Imagine German and American troops joined together in a fire-fight against Nazi SS soldiers, to protect a handful of French political prisoners. That’s the story of “the last —and arguably the strangest — ground combat action of World War II in Europe.”
At a thirteenth century castle in the Austrian Tyrol, the Nazis had imprisoned several “high value” Frenchmen. By early May, 1945, Hitler had just committed suicide. American artillery and infantry were only a few miles away. Heavily armed SS troops mounted a siege of the castle for the purpose of executing the prisoners.
A defense of the castle was organized by U.S. Captain Jack Lee, a tank squadron commander. His primary support came from two German defectors, Wehrmacht Major Josef Gangl, and Waffen SS captain Kurt-Siegfried Schrader. Both had become disillusioned with Germany’s chances, and had teamed up with fellow defectors and Austrian resistance leaders.
The French prisoners included two former Premiers of France, two former chiefs of staff of the French army’ the sister of Charles DeGaulle, and the son of Georges Clemenceau, among others. Although their jailers treated them well, they were in several cases, bitter political enemies. Some were socialist, some far right-wing. Some were part of the Vichy collaborationist government, while others had spumed it and fled to North Africa. Mealtimes were probably not too pleasant.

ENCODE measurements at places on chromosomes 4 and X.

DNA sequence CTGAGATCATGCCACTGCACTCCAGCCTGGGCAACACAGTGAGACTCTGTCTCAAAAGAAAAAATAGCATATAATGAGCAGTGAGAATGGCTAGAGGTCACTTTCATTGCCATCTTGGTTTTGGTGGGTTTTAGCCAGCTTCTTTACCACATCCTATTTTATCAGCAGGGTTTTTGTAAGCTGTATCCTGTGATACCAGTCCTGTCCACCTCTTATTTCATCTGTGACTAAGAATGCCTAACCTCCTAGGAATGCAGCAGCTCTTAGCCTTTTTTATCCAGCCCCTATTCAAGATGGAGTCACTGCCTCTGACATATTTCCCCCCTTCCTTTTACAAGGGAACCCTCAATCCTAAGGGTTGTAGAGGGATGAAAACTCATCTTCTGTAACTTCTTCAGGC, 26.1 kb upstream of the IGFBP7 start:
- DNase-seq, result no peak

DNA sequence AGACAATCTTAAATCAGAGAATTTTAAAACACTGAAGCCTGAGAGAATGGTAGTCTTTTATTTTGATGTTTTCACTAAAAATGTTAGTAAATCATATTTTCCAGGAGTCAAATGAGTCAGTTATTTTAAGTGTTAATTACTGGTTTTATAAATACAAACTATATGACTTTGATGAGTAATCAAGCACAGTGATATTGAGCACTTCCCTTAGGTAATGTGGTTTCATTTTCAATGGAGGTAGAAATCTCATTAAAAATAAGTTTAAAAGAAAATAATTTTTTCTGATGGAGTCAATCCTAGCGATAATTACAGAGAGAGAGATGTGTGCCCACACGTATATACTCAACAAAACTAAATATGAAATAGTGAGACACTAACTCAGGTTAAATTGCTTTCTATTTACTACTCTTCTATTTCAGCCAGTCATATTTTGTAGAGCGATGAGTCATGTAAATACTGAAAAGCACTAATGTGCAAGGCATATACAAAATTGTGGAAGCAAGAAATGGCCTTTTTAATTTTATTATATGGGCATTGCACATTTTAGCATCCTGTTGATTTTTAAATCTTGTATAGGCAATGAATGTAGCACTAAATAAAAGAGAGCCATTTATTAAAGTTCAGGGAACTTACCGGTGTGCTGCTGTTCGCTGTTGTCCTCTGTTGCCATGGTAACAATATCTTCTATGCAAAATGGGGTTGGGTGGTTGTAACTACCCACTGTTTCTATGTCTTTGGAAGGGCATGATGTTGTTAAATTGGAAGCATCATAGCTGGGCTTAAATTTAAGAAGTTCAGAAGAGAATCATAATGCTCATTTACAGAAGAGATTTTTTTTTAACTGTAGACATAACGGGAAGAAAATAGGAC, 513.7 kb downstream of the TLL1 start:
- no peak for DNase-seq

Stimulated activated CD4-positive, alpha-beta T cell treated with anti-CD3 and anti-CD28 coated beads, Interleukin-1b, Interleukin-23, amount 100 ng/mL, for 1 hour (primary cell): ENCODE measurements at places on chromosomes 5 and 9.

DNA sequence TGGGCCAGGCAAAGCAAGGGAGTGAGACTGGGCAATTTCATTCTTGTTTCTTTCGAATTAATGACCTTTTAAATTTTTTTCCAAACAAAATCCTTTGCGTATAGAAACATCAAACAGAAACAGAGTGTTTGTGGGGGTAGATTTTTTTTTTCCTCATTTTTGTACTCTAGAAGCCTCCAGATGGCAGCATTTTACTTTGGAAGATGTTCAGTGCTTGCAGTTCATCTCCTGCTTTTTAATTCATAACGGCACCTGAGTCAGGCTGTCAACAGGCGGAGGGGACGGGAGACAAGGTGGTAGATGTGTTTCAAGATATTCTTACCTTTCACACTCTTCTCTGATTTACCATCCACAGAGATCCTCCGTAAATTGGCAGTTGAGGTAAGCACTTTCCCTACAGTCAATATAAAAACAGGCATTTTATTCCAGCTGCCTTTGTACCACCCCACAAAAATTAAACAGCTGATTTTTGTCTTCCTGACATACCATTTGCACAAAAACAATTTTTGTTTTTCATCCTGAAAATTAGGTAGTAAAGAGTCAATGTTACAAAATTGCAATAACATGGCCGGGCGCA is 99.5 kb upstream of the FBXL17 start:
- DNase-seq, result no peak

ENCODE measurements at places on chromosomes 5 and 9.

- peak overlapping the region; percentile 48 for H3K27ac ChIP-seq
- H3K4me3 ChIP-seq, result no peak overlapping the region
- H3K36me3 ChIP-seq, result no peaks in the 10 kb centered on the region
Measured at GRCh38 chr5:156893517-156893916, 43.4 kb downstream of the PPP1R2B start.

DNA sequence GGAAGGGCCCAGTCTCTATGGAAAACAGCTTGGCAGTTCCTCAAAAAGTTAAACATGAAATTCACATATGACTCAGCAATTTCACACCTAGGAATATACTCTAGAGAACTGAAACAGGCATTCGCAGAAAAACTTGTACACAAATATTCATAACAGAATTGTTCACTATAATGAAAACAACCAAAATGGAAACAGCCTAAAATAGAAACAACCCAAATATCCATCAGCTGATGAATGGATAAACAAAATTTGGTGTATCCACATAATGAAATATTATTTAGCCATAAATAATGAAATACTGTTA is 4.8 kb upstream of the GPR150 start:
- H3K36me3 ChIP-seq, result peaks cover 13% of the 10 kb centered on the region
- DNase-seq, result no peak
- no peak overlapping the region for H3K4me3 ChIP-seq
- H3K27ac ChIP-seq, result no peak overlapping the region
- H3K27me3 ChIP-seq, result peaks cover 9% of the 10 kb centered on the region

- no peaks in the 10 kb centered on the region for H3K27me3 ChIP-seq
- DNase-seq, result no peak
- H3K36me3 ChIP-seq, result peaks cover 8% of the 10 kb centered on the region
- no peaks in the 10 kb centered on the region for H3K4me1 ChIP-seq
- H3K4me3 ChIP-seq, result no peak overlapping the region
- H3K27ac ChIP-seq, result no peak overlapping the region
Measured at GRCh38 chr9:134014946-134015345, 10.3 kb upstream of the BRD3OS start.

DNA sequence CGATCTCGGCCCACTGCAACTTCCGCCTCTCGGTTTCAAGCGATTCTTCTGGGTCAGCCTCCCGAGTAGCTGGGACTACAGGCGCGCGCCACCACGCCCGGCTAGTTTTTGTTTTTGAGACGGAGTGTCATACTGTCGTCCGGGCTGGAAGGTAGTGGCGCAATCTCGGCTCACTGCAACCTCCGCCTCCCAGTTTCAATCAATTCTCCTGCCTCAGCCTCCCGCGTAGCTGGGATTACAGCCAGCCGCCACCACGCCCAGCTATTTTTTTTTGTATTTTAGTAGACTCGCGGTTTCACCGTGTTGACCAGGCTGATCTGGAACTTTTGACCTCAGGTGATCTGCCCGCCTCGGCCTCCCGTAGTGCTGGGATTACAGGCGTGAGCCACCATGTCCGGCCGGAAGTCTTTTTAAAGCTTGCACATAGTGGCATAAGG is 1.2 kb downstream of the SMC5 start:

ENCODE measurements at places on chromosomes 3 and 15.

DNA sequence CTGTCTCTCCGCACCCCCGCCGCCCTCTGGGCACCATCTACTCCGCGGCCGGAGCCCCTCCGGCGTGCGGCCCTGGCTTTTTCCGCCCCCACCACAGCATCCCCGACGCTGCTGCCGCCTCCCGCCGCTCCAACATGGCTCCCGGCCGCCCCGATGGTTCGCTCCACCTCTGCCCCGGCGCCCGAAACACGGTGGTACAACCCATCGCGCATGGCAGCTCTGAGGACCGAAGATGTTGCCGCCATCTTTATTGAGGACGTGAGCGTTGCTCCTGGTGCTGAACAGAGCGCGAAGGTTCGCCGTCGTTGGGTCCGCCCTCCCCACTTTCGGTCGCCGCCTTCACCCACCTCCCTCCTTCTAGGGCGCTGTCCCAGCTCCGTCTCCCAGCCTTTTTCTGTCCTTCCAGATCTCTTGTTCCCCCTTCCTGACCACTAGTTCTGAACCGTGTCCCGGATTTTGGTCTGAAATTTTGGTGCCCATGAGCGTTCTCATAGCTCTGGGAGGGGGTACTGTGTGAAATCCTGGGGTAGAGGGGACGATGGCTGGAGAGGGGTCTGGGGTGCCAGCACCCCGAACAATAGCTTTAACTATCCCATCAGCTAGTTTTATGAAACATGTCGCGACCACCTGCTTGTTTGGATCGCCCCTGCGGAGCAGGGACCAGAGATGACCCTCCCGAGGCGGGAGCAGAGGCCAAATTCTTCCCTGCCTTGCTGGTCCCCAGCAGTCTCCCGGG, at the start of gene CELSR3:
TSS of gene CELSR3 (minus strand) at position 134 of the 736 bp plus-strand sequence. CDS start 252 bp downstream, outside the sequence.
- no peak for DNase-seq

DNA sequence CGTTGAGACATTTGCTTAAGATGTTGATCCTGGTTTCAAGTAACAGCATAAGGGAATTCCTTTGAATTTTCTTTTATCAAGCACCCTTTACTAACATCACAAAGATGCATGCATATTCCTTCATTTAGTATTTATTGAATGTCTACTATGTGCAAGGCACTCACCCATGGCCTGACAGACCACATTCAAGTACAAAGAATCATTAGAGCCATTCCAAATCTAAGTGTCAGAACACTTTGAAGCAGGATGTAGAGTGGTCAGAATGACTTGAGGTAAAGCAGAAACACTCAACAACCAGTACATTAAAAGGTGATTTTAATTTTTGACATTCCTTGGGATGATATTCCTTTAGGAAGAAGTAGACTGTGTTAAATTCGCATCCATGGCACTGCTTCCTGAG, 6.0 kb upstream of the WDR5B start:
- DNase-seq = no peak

Commandant of the prison was SS Captain Sebastian Wimmer. “A textbook sociopath,” he had been in charge of day-to-day operations at Dachau concentration camp 90 miles to the north, before his transfer to the castle, which was known as Schloss Itter. Subject to fits of drunken rage, he frequently beat other prisoners — but not the high-value ones. After the war he
somehow escaped prosecution, but killed himself in 1950. Incidentally, the last commandant of Dachau, 55 Colonel Wilhelm Weiter, decamped to the castle on April 30 and killed himself there 48 hours later.
On May 4 and 5, 1945, the German — American defense of Schloss Itter and its French notables began. It was like a medieval siege, but with much more deadly weapons. Lee’s tank, the only one, was destroyed early by a powerful anti-tank missile. Major Gangl died, killed by a sniper’s bullet. Many of the Frenchman were veterans of World War I, and after Wimmer fled they seized his weapons and started firing at the approaching SS men themselves.
The end resembled a western movie. As their ammunition started to run low, Lee directed his men and the former prisoners into the tower or “keep,” of the castle, for a last stand as the SS, closed in. Suddenly they heard the sounds of American artillery. A column of U.S. tanks and troops approached, and the SS melted into the woods. As Lee and the others emerged from the castle, Lee walked up to a fellow tank commander and said, “What kept you?”
Stephen Harding is the author of several books of military history. He tells this story in well-written prose, and with an impressive command of the factual details.
The writer is an attorney living in Manhattan.